Creating Goals for Next Year: What to Consider

Posted by Webmaster - November 6, 2012 - Blog - No Comments

Business goals can help you drive yourself, your business and your employees further. With well-defined goals, everyone on your team will know what to shoot for and how to get there. With poorly defined goals, your business will struggle to maintain equilibrium.

It’s like riding a bicycle: When you’re pedaling fast, it’s easy to stay up. But once you slow down in business, that’s when things start to collapse.

Here’s how to set your goals.

==> Start with Your Emotional Core Goal

When Michael Dell was asked what goals he set for himself, he began by answering from core metrics and market inefficiencies – then he stopped. He realized what really drove him wasn’t any of that.

It was the flagpole he saw at the top of a skyscraper when he was young. He decided then that he wanted a flagpole of his own. He wanted to have that kind of presence in the world.

He now has three.

Knowing your metric goals is important. But knowing your emotional core goal is what’s really going to push you to do what you need to do to succeed.

==> Setting Business Goals

Start from your business’s ultimate goals, say in 10 years. For some it might be to secure retirement. For others it might be to go public.

Work backwards to the goals you need to hit today to make that happen. Set 5-year goals, 2-year goals, 1-year goals as well as quarterly goals.

==> Specific, Measurable, Attainable, Realistic, Timely

Every goal (except the emotional ones) should match these five criteria. They should be specific and measurable, meaning they’re metric-based. They should be attainable and realistic, but still ambitious enough that you’re excited about them.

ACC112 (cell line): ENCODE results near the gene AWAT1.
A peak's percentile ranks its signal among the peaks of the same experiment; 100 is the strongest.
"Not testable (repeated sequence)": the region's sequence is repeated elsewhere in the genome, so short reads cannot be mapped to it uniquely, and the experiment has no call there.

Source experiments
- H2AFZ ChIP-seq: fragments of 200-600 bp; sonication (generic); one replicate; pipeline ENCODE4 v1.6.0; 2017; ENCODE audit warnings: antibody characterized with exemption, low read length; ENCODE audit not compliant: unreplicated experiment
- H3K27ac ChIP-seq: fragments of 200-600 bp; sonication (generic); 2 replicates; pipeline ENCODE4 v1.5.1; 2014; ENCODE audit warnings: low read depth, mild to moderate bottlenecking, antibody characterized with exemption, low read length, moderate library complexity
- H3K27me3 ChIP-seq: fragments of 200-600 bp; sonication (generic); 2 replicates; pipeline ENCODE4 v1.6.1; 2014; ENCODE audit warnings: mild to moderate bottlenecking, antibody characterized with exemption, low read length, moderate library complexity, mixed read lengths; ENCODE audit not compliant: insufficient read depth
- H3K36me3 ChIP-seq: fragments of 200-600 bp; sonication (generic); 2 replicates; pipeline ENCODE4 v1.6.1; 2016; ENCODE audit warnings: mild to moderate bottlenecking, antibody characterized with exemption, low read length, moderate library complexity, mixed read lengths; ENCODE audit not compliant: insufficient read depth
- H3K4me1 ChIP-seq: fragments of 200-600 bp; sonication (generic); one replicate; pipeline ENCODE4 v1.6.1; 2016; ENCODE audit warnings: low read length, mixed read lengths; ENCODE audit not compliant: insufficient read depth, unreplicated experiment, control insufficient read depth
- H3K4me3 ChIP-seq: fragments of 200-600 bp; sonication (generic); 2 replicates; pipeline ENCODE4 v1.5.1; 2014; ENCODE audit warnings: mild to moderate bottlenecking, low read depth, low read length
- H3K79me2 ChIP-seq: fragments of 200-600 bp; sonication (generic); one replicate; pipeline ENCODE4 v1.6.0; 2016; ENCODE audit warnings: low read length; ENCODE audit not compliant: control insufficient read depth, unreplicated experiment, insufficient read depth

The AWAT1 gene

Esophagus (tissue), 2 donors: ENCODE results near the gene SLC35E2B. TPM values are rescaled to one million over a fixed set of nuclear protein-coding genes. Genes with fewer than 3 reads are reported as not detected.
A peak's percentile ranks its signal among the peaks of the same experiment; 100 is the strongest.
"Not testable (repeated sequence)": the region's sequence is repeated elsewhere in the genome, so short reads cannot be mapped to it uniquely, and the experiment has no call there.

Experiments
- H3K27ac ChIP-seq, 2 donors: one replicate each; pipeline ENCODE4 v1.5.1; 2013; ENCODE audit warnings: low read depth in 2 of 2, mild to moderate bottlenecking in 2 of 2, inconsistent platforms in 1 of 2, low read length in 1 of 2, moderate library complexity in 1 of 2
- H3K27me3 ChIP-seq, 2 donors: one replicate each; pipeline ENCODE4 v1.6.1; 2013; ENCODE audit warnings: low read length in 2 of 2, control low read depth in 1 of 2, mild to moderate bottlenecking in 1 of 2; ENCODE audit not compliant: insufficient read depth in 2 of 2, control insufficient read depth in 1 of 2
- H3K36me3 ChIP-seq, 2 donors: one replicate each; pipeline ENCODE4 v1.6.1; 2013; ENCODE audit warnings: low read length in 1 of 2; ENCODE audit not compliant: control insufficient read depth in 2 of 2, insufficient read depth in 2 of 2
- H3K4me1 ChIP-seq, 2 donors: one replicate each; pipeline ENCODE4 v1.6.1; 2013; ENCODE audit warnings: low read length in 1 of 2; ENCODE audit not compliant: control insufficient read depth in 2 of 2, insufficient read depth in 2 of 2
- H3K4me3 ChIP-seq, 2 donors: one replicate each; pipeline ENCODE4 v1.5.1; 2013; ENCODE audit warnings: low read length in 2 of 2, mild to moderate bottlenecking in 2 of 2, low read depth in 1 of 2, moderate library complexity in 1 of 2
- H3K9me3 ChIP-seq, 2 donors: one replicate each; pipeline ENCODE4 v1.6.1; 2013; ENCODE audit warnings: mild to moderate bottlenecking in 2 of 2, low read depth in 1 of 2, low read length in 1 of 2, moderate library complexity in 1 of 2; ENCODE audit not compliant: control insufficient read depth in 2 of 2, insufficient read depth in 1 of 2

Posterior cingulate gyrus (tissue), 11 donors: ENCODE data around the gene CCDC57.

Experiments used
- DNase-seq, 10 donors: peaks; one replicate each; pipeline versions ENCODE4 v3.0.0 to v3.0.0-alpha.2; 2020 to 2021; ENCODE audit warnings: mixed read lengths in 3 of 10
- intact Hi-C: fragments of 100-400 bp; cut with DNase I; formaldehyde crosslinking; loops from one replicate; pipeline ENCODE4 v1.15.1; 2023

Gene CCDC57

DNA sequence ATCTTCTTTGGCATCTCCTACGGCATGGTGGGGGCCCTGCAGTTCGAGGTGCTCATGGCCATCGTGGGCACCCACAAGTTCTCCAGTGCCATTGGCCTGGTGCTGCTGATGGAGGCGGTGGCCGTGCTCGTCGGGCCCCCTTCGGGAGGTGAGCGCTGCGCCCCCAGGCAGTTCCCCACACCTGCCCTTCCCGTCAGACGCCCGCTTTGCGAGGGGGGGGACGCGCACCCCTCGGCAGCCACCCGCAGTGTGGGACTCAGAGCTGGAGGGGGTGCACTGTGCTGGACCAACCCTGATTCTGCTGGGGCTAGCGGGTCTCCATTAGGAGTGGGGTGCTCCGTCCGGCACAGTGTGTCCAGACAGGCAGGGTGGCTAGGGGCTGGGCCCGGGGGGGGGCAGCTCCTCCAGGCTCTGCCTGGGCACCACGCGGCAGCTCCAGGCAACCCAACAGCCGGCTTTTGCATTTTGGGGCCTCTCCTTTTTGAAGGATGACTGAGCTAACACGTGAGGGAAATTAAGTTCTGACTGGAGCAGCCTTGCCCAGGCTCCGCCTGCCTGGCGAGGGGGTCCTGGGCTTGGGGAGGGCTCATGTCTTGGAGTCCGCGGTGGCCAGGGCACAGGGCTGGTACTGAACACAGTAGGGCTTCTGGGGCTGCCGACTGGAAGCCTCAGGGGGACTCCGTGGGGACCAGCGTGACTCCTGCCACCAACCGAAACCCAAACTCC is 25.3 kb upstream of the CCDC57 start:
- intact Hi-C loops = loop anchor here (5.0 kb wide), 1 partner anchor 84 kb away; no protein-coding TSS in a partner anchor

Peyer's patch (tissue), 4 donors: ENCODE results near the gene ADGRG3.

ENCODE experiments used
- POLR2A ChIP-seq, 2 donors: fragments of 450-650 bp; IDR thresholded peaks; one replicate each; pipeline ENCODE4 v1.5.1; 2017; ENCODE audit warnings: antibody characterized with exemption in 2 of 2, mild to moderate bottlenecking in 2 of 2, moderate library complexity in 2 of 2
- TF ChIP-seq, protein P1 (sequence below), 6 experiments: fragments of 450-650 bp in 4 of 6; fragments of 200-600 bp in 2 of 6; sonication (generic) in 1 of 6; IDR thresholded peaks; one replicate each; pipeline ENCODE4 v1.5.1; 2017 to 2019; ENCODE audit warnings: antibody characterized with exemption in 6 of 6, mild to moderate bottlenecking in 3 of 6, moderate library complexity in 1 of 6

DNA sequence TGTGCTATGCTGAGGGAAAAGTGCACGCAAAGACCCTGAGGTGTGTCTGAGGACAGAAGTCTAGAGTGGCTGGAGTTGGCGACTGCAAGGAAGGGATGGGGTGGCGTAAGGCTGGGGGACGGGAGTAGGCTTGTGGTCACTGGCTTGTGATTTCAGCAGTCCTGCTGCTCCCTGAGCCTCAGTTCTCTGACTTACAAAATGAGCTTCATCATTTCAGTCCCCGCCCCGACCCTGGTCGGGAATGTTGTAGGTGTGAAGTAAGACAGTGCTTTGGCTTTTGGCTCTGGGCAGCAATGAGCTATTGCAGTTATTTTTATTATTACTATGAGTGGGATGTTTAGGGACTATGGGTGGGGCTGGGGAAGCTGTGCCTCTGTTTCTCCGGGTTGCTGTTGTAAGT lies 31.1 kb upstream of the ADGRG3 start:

Finally there should be a time deadline attached to achieving those goals. That’s what really lights a fire under your chair to get you up and moving.

==> Write What You’re Willing to Sacrifice

Write down what you’re willing to sacrifice to hit those goals. Often times growing a business means sacrificing things you enjoy about running the business.

If you’re opening a second store, that could mean less face time with customers. If you’re hiring new employees, that could mean not knowing all your employees by name.

Mark Zuckerberg, founder of Facebook, was a big fan of programming. But there came a time when he had to step away from writing code so he could actually run the company. It was a tough choice, but a sacrifice he had to make to grow the company. You’ll have to make similar choices.

Doing this process every year will help you set goals that personally excite you, which you can use to rally your whole company around.